Kind of, but the process is a little more complicated than that, says Kyle Staller, M.D., a gastroenterologist at Massachusetts General Hospital. “The stomach is an organ that’s made to stretch,” he says.
When you eat food, it doesn’t just plop into a big bag, he explains—it goes into something called the fundus, the upper part of your stomach, first. The fundus stretches out as much as it can to accommodate the food you put in, but everyone’s fundus has different thresholds. Some people can fit in a lot in (think: competitive eaters) while others don’t have as much space to work with. This explains why you may legitimately be able to always have room for dessert but not another entree—you’re actually working with less volume.
If you have a big meal, your stomach doesn’t magically get bigger and stay that way—it shrinks back down to its previous size in about four hours or less as your food is pushed along to the small intestine, Staller says. But if you’re regularly eating more than usual and at a faster pace than your stomach can signal to your brain that you’re full, it’s possible for you to train your fundus to accommodate more food. (Torch fat, get fit, and look and feel great with Women’s Health’s All in 18 DVD!)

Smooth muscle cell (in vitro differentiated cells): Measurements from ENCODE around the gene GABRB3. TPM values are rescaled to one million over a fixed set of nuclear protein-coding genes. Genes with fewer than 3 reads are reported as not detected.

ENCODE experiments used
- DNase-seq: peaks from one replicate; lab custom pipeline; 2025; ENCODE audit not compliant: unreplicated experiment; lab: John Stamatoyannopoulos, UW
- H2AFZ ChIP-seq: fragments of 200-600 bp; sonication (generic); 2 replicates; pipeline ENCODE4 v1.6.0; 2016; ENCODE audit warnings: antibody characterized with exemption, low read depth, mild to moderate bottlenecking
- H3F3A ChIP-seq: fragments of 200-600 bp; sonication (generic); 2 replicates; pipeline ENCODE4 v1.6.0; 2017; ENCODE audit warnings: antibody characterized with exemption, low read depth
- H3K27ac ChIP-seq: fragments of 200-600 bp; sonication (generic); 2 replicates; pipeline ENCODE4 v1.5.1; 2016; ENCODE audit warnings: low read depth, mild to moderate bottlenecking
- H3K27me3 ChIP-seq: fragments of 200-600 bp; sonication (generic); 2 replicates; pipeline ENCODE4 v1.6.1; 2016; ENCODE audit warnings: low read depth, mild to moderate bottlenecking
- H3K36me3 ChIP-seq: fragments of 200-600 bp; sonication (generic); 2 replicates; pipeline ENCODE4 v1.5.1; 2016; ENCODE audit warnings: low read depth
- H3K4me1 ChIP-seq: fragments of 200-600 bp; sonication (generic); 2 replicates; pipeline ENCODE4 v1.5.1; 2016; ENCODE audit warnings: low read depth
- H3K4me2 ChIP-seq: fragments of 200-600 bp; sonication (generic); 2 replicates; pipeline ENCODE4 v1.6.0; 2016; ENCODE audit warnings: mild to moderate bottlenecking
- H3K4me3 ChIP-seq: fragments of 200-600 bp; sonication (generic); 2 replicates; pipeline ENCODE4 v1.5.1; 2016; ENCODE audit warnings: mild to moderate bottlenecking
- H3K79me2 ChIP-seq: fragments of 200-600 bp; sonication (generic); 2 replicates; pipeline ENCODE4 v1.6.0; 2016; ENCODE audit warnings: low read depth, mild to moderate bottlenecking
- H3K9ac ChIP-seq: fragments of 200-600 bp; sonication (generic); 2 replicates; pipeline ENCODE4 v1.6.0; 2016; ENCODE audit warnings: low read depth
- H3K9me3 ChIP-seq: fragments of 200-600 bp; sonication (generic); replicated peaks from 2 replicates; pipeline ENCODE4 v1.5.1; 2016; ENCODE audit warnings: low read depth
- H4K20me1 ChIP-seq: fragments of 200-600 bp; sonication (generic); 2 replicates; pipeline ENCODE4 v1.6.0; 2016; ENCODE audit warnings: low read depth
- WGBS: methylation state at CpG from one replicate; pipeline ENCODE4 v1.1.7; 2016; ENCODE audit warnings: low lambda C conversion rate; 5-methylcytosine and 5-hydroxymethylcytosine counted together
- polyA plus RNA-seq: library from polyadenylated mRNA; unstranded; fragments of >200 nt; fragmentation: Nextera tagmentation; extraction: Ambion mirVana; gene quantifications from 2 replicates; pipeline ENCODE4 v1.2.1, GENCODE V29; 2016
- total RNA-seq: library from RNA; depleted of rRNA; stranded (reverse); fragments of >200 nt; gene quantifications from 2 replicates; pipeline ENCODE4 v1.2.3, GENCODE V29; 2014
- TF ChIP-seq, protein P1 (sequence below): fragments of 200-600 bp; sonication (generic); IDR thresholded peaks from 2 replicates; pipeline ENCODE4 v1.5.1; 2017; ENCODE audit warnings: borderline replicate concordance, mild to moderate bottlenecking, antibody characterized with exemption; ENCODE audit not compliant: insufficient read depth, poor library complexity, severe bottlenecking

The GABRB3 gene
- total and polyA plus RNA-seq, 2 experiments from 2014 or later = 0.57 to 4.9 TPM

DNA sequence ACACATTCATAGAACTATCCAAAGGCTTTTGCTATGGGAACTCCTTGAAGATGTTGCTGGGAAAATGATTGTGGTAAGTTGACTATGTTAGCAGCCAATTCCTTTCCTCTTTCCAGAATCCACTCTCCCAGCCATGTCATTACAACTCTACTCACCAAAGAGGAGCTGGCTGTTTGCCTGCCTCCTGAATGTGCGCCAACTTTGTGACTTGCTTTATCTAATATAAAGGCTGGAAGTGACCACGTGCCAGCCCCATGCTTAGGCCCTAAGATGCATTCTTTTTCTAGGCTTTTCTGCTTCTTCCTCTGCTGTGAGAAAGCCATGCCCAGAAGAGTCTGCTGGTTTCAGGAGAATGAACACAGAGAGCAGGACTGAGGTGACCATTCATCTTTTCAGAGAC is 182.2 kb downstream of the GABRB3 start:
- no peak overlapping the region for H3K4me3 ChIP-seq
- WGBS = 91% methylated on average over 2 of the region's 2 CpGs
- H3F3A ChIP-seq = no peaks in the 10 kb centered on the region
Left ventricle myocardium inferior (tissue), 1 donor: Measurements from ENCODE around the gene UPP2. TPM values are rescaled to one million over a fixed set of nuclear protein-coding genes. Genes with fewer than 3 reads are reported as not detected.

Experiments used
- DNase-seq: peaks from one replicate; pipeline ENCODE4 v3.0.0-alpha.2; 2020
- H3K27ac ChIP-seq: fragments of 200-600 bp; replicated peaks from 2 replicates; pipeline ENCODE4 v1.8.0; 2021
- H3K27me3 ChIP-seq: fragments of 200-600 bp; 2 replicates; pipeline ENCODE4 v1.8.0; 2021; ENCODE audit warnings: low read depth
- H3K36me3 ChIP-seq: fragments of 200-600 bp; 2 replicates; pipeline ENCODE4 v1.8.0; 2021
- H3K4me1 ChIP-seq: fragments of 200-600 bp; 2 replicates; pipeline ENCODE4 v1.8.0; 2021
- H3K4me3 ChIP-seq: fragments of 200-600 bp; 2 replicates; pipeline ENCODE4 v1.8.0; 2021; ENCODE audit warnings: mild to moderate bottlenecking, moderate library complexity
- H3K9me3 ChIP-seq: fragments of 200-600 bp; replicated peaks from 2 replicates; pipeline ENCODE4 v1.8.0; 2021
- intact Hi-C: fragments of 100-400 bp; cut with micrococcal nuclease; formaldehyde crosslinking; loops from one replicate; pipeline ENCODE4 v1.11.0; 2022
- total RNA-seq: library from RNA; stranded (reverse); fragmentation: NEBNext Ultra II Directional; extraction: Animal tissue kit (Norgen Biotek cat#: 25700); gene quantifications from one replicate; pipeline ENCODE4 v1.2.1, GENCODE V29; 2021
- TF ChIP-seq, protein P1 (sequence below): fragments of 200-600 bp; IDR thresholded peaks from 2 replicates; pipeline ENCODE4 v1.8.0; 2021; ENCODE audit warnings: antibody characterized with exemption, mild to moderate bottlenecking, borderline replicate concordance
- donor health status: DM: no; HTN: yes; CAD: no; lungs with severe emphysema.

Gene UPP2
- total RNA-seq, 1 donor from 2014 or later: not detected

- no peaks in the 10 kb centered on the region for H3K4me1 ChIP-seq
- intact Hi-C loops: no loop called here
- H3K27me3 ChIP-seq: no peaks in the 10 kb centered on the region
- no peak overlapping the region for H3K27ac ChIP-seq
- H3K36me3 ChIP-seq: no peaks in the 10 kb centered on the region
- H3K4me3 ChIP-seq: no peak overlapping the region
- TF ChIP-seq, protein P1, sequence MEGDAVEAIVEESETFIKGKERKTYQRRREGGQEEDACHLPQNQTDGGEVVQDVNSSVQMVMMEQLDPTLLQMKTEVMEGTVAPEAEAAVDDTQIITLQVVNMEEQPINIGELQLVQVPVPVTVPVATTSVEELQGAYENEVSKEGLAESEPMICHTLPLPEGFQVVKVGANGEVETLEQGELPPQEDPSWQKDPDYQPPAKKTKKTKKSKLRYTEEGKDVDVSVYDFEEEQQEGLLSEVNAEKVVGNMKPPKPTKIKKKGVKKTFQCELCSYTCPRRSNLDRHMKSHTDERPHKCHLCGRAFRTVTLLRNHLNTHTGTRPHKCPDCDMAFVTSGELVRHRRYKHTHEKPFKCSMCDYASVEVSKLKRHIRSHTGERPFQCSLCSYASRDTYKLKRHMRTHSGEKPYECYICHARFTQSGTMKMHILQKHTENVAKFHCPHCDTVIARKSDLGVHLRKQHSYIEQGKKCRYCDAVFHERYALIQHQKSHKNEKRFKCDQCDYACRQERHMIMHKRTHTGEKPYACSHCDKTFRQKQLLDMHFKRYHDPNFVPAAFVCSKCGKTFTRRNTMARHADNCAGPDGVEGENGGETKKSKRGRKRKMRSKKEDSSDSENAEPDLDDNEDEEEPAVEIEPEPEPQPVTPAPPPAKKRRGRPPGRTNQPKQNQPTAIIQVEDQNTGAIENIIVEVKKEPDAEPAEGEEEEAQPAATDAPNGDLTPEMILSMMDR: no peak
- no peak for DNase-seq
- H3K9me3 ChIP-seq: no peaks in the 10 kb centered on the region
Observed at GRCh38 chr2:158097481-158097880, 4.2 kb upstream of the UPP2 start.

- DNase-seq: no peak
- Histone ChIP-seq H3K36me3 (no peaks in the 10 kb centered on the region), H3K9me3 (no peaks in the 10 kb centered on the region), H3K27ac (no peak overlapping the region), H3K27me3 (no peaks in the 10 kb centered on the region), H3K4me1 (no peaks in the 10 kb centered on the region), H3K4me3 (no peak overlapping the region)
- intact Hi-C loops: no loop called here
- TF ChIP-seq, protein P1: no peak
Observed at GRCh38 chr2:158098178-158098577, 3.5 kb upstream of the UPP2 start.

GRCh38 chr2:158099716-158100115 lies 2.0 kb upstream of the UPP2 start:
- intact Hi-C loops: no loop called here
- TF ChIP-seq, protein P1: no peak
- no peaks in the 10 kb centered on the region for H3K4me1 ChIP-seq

On the flip side, if you don’t eat as much as usual for a while (like when you’re trying to lose weight), you stomach won’t necessarily shrink, but it won’t be able to fit in as much food as before right away, Staller says. That explains why you tend to feel fuller faster when you eat a big meal after dieting. “It’s like your muscles—you’ll be able to do less and less each time when you don’t use it,” Staller explains.
So, next time you want to make room when you spot a tasty-looking flan on the dessert menu, know this: Your fundus is probably up for it—and provided you pick up your clean-eating habits in the a.m., it’ll shrink back to normal in no time.